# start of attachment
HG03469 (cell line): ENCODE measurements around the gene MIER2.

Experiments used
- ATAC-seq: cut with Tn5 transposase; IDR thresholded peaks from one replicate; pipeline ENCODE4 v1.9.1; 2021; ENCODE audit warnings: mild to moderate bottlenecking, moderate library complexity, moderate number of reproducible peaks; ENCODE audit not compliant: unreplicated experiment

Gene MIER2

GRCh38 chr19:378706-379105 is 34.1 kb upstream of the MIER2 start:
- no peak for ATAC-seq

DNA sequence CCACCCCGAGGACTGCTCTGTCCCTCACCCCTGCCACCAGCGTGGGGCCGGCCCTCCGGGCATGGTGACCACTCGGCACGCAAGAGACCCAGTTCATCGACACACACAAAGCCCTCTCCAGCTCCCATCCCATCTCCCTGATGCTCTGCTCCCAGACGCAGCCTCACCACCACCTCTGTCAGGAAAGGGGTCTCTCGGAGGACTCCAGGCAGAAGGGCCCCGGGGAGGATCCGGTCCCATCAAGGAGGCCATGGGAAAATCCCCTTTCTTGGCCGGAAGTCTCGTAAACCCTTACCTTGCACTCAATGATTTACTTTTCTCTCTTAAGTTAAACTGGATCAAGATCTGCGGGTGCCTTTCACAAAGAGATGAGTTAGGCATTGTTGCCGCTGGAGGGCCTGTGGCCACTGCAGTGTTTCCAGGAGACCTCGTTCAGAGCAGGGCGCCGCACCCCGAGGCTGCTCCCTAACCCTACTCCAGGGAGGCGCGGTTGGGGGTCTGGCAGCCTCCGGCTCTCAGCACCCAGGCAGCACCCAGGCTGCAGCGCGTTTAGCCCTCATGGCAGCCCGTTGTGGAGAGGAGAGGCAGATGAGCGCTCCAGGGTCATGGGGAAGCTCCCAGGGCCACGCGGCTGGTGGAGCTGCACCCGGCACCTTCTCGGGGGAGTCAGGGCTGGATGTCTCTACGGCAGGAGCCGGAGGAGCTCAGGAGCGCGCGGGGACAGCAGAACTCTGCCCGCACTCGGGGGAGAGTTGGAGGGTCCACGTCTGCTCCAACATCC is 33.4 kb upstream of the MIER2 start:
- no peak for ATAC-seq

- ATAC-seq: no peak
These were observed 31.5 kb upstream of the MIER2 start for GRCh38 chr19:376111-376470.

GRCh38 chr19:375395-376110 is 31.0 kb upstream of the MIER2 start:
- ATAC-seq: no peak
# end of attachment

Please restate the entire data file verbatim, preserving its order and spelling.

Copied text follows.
HG03469 (cell line): ENCODE measurements around the gene MIER2.

Experiments used
- ATAC-seq: cut with Tn5 transposase; IDR thresholded peaks from one replicate; pipeline ENCODE4 v1.9.1; 2021; ENCODE audit warnings: mild to moderate bottlenecking, moderate library complexity, moderate number of reproducible peaks; ENCODE audit not compliant: unreplicated experiment

Gene MIER2

GRCh38 chr19:378706-379105 is 34.1 kb upstream of the MIER2 start:
- no peak for ATAC-seq

DNA sequence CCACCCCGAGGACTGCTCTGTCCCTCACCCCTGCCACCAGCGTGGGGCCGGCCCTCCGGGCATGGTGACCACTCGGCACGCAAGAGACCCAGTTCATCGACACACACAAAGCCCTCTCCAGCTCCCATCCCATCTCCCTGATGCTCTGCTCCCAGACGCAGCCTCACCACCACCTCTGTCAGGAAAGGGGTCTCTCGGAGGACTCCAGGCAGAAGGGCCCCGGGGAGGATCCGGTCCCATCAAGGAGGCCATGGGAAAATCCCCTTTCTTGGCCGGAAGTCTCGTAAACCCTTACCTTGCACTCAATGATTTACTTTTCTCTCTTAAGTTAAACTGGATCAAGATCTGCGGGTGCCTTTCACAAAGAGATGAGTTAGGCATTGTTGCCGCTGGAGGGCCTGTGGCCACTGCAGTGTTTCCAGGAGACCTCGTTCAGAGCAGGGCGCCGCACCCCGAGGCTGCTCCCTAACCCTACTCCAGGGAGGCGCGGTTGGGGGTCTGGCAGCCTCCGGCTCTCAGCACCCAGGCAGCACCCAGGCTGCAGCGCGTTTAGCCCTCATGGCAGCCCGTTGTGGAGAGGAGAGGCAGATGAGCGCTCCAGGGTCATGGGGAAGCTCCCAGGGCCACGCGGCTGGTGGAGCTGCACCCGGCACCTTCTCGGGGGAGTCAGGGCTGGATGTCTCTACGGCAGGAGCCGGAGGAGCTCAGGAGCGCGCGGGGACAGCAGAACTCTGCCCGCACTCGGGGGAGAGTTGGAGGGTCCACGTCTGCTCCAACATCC is 33.4 kb upstream of the MIER2 start:
- no peak for ATAC-seq

- ATAC-seq: no peak
These were observed 31.5 kb upstream of the MIER2 start for GRCh38 chr19:376111-376470.

GRCh38 chr19:375395-376110 is 31.0 kb upstream of the MIER2 start:
- ATAC-seq: no peak